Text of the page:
Marylanders want a stronger RGGI
Why do Maryland Environment Secretary Ben Grumbles and Gov. Larry Hogan continue to feed their constituents statements that, if not outright untrue, are hard to justify? (“Maryland’s RGGI choice,” Sept. 8.) They fear that doubling the yearly rate of pollution-cap reduction for power generators will be more costly to ratepayers. The truth: RGGIhas done nothing but save loads of money for both residents and businesses. It has created programs for payment assistance; it has dramatically improved grid efficiency, saving money for power plants and for customers. It has reduced pollution in the process, bringing a much appreciated reduction in medical bills.
Many Marylanders have stated that they would choose better air in Maryland even if they had to pay more for it. But with RGGI they don’t — so where’s the issue? In upwind states that are not part of RGGI (Pennsylvania, Ohio, etc.) coal plants are able to pollute more. Mr. Hogan fears that despite RGGI limits established within Maryland, the pollution we inhale may not decline as much as hoped. Suppose his fears come true. We would still reap the financial benefits of improved energy efficiency brought about by RGGI. And don’t forget, pollution on a global scale is reduced as long as RGGI states (nine at the moment) are curtailing their emissions.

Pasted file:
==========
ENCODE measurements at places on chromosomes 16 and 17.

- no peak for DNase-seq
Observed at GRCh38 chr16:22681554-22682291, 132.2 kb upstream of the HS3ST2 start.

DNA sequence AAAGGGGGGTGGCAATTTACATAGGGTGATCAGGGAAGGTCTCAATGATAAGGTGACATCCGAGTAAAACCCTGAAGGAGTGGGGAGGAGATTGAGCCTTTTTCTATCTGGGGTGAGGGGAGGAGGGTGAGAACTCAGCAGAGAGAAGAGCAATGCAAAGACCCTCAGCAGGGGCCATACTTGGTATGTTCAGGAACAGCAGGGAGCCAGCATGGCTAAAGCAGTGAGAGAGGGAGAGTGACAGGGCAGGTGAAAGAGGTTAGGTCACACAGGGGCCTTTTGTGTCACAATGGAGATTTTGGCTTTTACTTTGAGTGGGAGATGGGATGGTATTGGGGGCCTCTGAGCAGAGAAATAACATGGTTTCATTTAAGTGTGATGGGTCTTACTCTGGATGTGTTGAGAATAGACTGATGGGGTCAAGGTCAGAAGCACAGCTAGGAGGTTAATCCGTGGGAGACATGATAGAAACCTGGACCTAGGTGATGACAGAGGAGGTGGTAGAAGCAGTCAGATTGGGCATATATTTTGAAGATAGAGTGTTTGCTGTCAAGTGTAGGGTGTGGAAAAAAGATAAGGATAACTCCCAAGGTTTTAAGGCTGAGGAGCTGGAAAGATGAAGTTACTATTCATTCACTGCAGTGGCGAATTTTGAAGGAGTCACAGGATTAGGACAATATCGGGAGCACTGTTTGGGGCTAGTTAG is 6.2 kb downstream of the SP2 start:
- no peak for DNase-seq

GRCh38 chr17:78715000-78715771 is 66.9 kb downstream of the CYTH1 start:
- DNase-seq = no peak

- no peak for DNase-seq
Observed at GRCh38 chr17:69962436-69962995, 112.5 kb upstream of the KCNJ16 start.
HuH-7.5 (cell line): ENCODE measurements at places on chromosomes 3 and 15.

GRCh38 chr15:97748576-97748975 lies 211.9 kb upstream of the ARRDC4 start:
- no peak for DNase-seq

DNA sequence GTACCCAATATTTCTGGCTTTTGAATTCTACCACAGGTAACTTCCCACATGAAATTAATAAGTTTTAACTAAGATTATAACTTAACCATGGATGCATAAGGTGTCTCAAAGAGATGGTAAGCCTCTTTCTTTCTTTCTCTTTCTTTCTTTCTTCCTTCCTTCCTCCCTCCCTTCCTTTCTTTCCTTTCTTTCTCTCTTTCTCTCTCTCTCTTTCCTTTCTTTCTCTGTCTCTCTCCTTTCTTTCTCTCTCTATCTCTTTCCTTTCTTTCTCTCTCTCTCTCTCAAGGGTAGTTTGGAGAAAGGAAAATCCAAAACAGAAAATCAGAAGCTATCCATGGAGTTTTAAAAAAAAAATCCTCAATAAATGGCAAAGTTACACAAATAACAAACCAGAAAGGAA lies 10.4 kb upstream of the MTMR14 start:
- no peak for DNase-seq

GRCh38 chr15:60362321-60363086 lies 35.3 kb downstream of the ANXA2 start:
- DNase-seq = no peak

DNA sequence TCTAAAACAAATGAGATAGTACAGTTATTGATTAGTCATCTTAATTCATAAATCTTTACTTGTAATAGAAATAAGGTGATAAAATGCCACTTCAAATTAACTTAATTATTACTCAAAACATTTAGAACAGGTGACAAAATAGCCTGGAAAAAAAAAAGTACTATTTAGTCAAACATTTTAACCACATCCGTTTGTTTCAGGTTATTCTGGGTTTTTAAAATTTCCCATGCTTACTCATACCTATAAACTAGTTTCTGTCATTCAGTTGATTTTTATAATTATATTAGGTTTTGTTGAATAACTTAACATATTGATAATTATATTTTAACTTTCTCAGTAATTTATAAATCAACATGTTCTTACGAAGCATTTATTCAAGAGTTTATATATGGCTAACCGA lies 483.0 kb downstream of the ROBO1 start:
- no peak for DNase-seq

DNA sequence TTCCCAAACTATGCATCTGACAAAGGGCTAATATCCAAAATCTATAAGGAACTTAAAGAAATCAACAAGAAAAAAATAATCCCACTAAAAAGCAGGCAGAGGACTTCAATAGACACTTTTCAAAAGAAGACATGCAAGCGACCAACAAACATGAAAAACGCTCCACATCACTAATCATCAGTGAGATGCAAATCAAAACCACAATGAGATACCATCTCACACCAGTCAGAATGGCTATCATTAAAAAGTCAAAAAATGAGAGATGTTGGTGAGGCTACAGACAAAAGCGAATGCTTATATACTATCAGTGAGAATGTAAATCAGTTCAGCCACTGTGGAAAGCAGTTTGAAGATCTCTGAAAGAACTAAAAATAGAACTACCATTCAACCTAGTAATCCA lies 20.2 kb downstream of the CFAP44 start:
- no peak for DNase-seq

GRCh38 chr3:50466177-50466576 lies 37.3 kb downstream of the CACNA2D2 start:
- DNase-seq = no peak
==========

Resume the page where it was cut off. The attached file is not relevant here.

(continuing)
Messrs. Hogan and Grumbles claim they want Maryland to be an environmental leader, but their foot-dragging reflects a much more provincial and disappointing response. To be a leader, one must be willing to take the first step! A true leader is willing to brave risks that are dramatically overshadowed by changes we must make now. Besides, backing out of RGGI is no way to increase the total number of committed states, a goal identified by Mr. Grumbles. The vast majority of Marylanders want membership in the improved version of RGGI until 2030.